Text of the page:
Douglas Carswell MP


Conservative MP for Clacton (since 2005).


Made his maiden speech against ID cards.[1]

Communications Data Bill

  • Written question:"To ask the Secretary of State for the Home Department whether she has made an assessment of the possible effect on competition in the internet service provider market of the Communications Capabilities Development Programme."[1]
  • Written question:"To ask the Secretary of State for the Home Department whether she plans to include non-UK based internet service providers in the Communications Capabilities Development Programme."[2]


“Conservatives need some serious thinking about the internet, and how it is going to change human social and economic affairs. Instead of asking what government needs to do to manage the internet, we ought instead ask how the internet might change what government itself does.[2]

Prior Career

Worked in commercial television and fund management.


History at the University of East Anglia and King's College, London.

Digital Economy Bill

Spoken to by at least one ORG supporter.

MD1500 first emailed Carswell about his concerns on 7 December. A DEB: Conservatives' Form Letter was received in response on 12 December. MD1500 sent a follow-up email and received a response on 10 January, and a further response on 12 February. MD1500 continued to mail Carswell regarding his concerns, and received another response on 24 March.


Thank you very much for your email about the Digital Economy Bill

I am similarly concerned about the points you raise. I do think the notion of disconnecting Internet in people's homes is potentially a very dangerous one that could affect crucial basic civil rights regarding, as you mention, work and education, not to mention family relations.

The Conservative Party are aware of your concerns but I have also forwarded your letter on to the Minister for Digital Britain, Stephen Timms MP, and will be in touch as soon as I receive a response.

Warm Regards, Douglas Carswell.

Photocopy of letter to Stephen Timms attached:

I am writing on behalf on my constituent ********** about the Digital Economy Bill.

Please take a look at his letter and tell me your thoughts.

You will see that he is very concerned about Clause 11 and Clause 17. He is also worried by the notion of disconnecting internet in people's homes as this will affect crucial basic civil rights regarding work, education, family, relationships etc.

I look forward to hearing from you,

Warm Regards, Douglas Carswell.

Further to my last letter, I have now received a response from the Department for Business, Innovations and Skills, a copy of which I enclose for your information.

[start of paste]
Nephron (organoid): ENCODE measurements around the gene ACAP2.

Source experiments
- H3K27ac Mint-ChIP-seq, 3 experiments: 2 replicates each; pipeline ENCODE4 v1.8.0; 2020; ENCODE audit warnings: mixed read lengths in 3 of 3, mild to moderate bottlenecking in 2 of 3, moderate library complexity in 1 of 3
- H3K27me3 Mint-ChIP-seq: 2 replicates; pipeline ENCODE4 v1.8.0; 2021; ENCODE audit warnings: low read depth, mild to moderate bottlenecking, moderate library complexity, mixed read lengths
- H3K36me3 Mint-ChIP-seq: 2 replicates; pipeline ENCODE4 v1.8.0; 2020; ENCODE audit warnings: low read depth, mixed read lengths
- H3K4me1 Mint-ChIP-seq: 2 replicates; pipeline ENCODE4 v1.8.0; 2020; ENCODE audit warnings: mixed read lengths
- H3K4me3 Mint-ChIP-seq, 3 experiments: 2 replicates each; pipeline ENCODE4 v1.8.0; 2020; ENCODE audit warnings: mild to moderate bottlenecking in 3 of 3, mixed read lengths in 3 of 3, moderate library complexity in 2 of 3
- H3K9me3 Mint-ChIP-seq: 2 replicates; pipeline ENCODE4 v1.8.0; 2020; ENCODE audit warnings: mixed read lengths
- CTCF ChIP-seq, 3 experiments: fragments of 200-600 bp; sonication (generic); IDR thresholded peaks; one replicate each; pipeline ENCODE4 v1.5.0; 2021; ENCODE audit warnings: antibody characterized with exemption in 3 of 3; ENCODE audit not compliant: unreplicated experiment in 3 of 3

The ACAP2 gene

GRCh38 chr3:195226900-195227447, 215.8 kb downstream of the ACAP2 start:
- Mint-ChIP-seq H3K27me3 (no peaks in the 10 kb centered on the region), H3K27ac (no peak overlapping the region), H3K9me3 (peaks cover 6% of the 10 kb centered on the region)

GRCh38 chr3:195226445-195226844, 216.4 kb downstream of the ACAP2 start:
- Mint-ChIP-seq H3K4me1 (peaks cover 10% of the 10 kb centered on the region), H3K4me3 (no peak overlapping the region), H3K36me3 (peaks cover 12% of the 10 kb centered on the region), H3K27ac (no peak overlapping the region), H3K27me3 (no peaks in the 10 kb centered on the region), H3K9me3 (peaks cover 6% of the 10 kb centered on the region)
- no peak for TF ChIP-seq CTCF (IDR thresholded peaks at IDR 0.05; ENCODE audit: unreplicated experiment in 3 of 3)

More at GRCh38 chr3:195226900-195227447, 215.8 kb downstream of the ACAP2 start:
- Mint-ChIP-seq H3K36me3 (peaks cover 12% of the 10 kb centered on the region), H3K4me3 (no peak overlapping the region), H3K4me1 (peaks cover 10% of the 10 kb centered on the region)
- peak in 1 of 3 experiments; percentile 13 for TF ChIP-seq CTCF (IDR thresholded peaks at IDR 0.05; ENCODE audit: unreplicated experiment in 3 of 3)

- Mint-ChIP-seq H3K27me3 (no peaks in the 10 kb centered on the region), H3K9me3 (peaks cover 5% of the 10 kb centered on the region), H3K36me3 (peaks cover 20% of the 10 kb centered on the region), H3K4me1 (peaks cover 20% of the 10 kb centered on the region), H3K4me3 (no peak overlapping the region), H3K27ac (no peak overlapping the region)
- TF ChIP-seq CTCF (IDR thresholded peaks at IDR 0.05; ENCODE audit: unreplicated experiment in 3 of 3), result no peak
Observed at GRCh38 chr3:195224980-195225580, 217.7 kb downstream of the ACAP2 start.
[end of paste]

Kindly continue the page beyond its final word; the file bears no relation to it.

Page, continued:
Please read through the letter and let me know any thoughts that you may have about this response.

If there is anything else you'd like my help with, please do not hesitate to contact me.

Warm regards, Douglas Carswell.

Photocopy of letter from Stephen Timms attached

Thank you for contacting me about the Digital Economy Bill

For nearly 12 years, the Government has neglected this crucial area of our economy. We believe a huge amount needs to be done to give the UK a modern regulatory environment for the digital and creative industries. Whilsty we welcome aspects of the bill there are other areas of great concern to us.

We want to make sure that Britain has the most favourable intellectual framework in the world for innovators, digital content creators and high tech businesses. We recognise the need to tackle digital piracy and make it posssible for people to buy and sell digital intellecutal property online. However, it is vital that any anti-piracy measures promote new business models rather than holding innovation back. This must not be about propping up existing business models but creating an environment that allows new ones to develop. That is why we were opposed to the original clause 17 and still opposed to clause 29 which props up ITV regional news with BBC licence fee money.

The Government's failure to introduce the Bill until the eleventh hours of this Parliament has given rise to considerable concern that we no longer have the time to scrutinise the many controversial and detailed measures outlined in their proposals. We fully appreciate these concerns. However in certain areas, including measures to allow website blocking in certain carefully proscribed circumstances, there has been substantial debate in the House of Lords. I also believe they should be debated in the House of Commons before we agree to them. Only if we are confident that they have been given the scrutiny they deserve will we support them.

It is also worth pointing out that many of the fears about the Bill's proposals are not entirely accurate. People won't be disconnected from the internet without due process. And it will only be a small minority of people who consistently infringe copyright who are disconnected, not the average person who happens to have done so once or twice. Even then, they may be able to reconnect using another ISP immediately and without penalty.

Please rest assured that my colleagues in the Shadow Culture, Media and Sport and Shadow Business, Innovation and Skills teams will do everything in their power to work toward legislation that strengthens our digital sector and provides the security that our businesses and consumers so desperately need.

Once again, thank you for taking the time to contact me.

Warm regards, Douglas Carswell.


Claire Perry reportedly told him to “f**k off and join UKIP”.[3] He is a eurosceptic and a libertarian. He also runs a blog. [4]

Contact Information

House of Commons, Westminster, London SW1A 0AA; and; 020 7219 8397. Will only communicate by the postal service and refuses to use email.